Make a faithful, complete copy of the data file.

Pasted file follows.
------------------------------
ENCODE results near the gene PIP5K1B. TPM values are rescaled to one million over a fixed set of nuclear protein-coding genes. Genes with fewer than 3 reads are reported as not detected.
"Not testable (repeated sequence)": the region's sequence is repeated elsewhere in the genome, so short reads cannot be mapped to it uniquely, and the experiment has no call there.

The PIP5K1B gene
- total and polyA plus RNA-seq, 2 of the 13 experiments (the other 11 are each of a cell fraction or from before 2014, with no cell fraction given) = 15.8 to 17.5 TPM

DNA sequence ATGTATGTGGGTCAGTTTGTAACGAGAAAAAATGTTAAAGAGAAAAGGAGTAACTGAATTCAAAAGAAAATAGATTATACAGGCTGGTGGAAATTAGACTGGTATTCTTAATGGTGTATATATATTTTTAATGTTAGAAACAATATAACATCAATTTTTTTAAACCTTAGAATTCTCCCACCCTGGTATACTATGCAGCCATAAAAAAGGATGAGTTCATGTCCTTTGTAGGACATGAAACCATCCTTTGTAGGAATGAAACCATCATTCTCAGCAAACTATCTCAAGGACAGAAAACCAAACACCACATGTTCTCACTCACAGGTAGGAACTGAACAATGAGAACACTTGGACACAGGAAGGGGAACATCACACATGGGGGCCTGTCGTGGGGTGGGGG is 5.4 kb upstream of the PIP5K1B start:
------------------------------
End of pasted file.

ENCODE results near the gene PIP5K1B. TPM values are rescaled to one million over a fixed set of nuclear protein-coding genes. Genes with fewer than 3 reads are reported as not detected.
"Not testable (repeated sequence)": the region's sequence is repeated elsewhere in the genome, so short reads cannot be mapped to it uniquely, and the experiment has no call there.

The PIP5K1B gene
- total and polyA plus RNA-seq, 2 of the 13 experiments (the other 11 are each of a cell fraction or from before 2014, with no cell fraction given) = 15.8 to 17.5 TPM

DNA sequence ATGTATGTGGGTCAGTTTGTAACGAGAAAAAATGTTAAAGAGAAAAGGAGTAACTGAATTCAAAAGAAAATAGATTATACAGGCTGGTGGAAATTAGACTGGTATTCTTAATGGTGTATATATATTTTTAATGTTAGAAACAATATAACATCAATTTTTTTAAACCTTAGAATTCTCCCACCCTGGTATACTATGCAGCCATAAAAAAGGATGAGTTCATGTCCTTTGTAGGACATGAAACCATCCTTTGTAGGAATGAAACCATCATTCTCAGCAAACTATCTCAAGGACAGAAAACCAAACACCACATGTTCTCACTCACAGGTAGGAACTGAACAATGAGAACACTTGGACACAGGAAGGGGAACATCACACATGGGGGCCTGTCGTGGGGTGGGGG is 5.4 kb upstream of the PIP5K1B start: